Thursday, February 7, 2013

Taste of Cherry

What's the point of living if we're inevitably going to die? You can lead a very prominent life but your reputation will be forgotten sooner or later. So why bother living?

This is something Abbas Kiarostami explores thoroughly in Taste of Cherry. Life will carry on without anyone noticing that you're gone. This is apparently the thought running through Badii's (Homayoon Irshadi) mind. No one will miss him when he's gone, so might as well end it all now.

On that note, we never do find out why Badii intends to end his life. End of a relationship? Loss of a job? Unknown mental illness? There are many possibilities but none clearly answered.

Another noted feature of Taste of Cherry is the cinematography by Homayoon Payvar. Many of the shots are of Badii in his car, looking for an accomplice for his deeds. Rarely does the camera drift out of the car to focus on the scenery around him. The camera only wants Badii.

Taste of Cherry was very good but I didn't adore it as much as I did with Certified Copy. However, both films essentially confirmed that Kiarostami is a director I'm keeping an eye on. The reason? Not only are his films gorgeously shot but his characters are very interesting to watch.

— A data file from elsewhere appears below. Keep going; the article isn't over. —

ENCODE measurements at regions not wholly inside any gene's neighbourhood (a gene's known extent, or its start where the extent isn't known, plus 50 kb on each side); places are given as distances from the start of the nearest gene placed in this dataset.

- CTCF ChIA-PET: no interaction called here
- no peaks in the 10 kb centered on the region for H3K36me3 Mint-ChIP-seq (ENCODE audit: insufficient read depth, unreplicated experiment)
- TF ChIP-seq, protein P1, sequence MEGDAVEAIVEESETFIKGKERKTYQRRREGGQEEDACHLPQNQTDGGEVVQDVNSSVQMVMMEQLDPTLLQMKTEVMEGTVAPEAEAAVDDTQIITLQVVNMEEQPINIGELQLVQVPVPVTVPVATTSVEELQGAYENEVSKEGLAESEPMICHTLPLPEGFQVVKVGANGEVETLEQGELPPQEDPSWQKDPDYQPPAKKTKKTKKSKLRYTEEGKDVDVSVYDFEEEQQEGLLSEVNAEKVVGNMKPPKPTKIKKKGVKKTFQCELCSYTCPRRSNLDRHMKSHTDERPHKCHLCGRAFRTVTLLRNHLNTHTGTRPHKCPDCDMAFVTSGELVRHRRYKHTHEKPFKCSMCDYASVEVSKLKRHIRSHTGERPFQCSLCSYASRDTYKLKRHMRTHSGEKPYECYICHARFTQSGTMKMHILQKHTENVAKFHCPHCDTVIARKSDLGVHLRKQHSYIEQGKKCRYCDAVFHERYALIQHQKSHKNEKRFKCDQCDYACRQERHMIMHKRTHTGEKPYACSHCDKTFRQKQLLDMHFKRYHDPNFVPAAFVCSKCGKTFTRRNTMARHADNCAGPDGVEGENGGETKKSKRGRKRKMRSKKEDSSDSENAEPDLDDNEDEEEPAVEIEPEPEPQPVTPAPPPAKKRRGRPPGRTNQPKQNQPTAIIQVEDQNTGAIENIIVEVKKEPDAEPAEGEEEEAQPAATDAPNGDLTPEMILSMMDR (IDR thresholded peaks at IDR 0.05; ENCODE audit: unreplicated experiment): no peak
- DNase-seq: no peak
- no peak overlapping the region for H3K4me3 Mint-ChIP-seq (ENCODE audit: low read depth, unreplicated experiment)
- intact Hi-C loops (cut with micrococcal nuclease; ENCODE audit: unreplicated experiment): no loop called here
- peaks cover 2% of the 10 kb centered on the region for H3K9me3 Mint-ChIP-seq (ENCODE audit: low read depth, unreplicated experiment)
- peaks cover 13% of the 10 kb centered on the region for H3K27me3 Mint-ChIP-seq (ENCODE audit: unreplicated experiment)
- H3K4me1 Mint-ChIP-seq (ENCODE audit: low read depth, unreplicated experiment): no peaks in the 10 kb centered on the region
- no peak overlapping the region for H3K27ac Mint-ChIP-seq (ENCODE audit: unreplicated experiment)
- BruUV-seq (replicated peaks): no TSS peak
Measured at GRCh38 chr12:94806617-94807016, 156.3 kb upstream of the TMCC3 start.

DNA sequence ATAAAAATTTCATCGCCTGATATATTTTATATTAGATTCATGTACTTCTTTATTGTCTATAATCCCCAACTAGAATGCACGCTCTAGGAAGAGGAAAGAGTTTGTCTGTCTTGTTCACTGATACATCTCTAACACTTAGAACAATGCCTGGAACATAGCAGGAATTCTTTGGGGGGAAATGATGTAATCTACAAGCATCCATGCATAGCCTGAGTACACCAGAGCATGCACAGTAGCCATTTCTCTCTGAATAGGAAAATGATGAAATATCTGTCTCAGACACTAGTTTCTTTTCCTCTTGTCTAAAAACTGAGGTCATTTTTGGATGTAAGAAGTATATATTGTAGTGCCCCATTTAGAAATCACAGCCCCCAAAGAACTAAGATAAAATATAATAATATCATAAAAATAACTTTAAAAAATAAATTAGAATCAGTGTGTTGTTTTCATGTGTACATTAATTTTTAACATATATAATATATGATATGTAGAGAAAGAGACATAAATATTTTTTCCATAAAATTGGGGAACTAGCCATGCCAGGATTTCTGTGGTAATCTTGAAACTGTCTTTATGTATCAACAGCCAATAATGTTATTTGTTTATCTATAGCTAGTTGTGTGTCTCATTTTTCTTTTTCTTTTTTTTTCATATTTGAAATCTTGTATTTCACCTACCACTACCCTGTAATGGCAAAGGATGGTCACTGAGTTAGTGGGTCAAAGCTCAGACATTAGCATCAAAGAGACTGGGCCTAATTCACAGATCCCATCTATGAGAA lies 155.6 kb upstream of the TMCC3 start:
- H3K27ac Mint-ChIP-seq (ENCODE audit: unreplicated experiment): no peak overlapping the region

My Rating: ****1/2


  1. I loved Taste of Cherry - that ending completely threw me. Certified Copy had me so sad at the end but I can't quite explain it yet - I need to watch it again.
    I think you should check out Close-Up. It's Kiarostami's kind of documentary, and it's in my top three :) Great write up!

  2. His last good movie before he got overly self-conscious.

  3. I've never heard of this, but it sounds very interesting. I'll have to look for it.

  4. I think the number of questions in your review emphasize how much TASTE OF CHERRY is a movie that poses a lot of questions to the audience and leaves them to make of it what they will. It's one of my favorite Kiarostami films and one of the best uses of ambiguity I've seen committed to film.

    I'll second the recommendation of Close-Up, a fascinating film.


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